Creed has not been republished since it first came out in 1936, and that is the most likely reason why it has received less critical attention than her other fiction or indeed Evans’s other publications, her life writing. Autobiography (1943), which reshapes ideas of conventional autobiographical writing, was republished at least three times. A Ray of Darkness (1952) is an account of the onset and treatment of the epileptic seizures brought on by the brain tumour from which she eventually died. Both are ground-breaking works, and each has something in common with her fiction writing: her acute descriptions and observations of nature are common to all her writing, including her short stories collected in The Young and the Old (1948).

Creed may present a bleak view of life in the wicked, dissolute Mill End part of the fictional town of Chepsford where the novel is set, but the wickedness is depicted with energy: ‘What a vital, wicked, boisterous town, which beneath its vigorous life, conceals a black current of despair and misery, and what people! Wild, vehement, laughing, whose two hands are generosity and vice, and whose eyes are weapons!’ Even when there is no action, as when Menna, daughter of the alcoholic Mrs Trouncer, observes her mother lying in the dark in a ‘ghastly stupor’ the description is inventive and alive: ‘Filled like a bloated sponge she was less asleep than steeped in in reeking fumes. The sparks of consciousness exploded, madly amazed, fiery atoms too feeble to bring reason to the dizzy senses. Tomorrow she would lie there, puffing out her lips and tugging at her ears, her yellow gaze fixed on her ultimate terror – death’.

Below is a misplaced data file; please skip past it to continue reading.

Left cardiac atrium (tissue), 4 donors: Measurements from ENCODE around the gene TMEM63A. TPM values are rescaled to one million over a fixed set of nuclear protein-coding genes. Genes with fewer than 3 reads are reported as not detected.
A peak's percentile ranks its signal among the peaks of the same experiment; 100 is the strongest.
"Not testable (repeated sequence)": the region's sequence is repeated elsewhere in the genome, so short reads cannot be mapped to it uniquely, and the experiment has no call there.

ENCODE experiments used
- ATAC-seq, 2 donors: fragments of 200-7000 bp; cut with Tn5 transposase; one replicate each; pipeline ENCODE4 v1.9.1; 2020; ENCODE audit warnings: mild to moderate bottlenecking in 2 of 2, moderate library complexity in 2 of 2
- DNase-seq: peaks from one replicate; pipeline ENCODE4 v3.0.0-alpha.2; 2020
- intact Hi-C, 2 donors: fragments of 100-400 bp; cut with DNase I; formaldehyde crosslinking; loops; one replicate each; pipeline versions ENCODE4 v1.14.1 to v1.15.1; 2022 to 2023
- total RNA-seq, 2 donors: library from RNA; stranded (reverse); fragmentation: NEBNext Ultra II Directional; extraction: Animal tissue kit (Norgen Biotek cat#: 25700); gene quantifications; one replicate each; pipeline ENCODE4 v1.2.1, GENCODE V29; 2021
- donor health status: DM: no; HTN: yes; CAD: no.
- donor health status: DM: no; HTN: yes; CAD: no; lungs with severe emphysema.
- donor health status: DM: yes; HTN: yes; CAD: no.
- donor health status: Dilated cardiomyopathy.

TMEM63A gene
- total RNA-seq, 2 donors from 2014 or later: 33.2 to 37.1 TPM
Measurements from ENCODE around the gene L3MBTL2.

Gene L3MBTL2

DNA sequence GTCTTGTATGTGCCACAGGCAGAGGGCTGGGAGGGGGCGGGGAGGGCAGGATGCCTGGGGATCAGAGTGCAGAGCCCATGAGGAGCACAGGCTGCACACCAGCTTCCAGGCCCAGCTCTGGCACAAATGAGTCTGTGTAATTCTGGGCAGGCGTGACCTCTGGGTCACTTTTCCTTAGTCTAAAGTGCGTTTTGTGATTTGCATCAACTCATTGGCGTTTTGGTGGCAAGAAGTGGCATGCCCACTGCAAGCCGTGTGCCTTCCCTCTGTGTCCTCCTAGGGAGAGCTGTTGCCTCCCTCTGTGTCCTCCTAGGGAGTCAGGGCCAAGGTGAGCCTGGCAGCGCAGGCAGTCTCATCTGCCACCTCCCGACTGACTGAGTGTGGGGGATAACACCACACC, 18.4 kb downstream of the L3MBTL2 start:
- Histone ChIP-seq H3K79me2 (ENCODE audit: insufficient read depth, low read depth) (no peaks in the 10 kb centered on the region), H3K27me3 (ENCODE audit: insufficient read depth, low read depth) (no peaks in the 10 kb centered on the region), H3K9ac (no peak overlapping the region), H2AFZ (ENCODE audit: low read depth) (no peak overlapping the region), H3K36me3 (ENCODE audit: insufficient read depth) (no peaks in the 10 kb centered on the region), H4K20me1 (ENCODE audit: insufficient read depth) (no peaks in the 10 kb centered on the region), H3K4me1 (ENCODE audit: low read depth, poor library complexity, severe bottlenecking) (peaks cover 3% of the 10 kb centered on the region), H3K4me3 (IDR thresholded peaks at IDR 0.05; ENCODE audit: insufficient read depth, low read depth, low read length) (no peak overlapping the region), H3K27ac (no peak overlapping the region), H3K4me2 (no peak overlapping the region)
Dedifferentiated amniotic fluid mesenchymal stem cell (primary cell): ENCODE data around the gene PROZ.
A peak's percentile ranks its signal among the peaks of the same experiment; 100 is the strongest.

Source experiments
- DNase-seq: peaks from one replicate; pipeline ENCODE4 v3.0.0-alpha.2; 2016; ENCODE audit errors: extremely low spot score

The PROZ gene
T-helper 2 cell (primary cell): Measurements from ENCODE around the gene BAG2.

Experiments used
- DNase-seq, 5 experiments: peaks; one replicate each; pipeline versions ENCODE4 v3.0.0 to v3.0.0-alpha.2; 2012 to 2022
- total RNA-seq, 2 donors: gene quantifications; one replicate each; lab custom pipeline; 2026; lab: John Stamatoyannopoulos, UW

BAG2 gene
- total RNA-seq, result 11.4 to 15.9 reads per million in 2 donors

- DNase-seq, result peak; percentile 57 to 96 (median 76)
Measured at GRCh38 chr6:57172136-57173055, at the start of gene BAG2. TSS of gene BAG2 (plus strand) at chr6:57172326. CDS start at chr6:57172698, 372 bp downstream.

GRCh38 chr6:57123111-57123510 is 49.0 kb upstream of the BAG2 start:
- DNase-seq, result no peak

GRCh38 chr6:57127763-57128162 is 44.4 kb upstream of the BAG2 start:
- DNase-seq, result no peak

Set slightly apart from Mill End, the beautiful Barbara Cater lives in sin with John Bridges. Their surroundings could not be more different from Mill End’s poverty: their walls are covered with Chinese silks, their long lace curtains patterned with roses and birds. When Barbara Cater, as unconventional as her author, lies down on the floor – for no particular discernible reason – she is ‘like an idol in her stiff dress with lacquered nails and pierced ears.’ She is so different from Mrs Trouncer that she could be a different species, nevertheless, her thoughts echo the alcoholic woman’s ‘Oh, beautiful limbs and vanquished breast, is there nothing more to come?’ On her arms are gold bracelets and in the pattern of the carpet ‘was a great green parakeet, flourishing its wings. The room was hot and full of crimson cyclamen’. In this environment, so dramatically different from the poverty of Mill End, Barbara reads critical theory and wrestles with abstract ideas of the particular and the universal in art, while Bridges struggles to write a history of his former employee, Francis Dollbright. This is one of several moments in the novel where Evans self-reflexively considers her own craft, the limitations of language in expressing her thoughts and ideas. Her journal writings show her frustration with the inadequacy of words to recreate a feeling or experience, just as Bridges is frustrated at his attempts to capture a life in a potted biography. The short cryptic Preface to Creed stands outside the novel, presenting another way in which Evans demonstrates her interest in the art and processes of writing and creativity.


Creed is available from Honno now.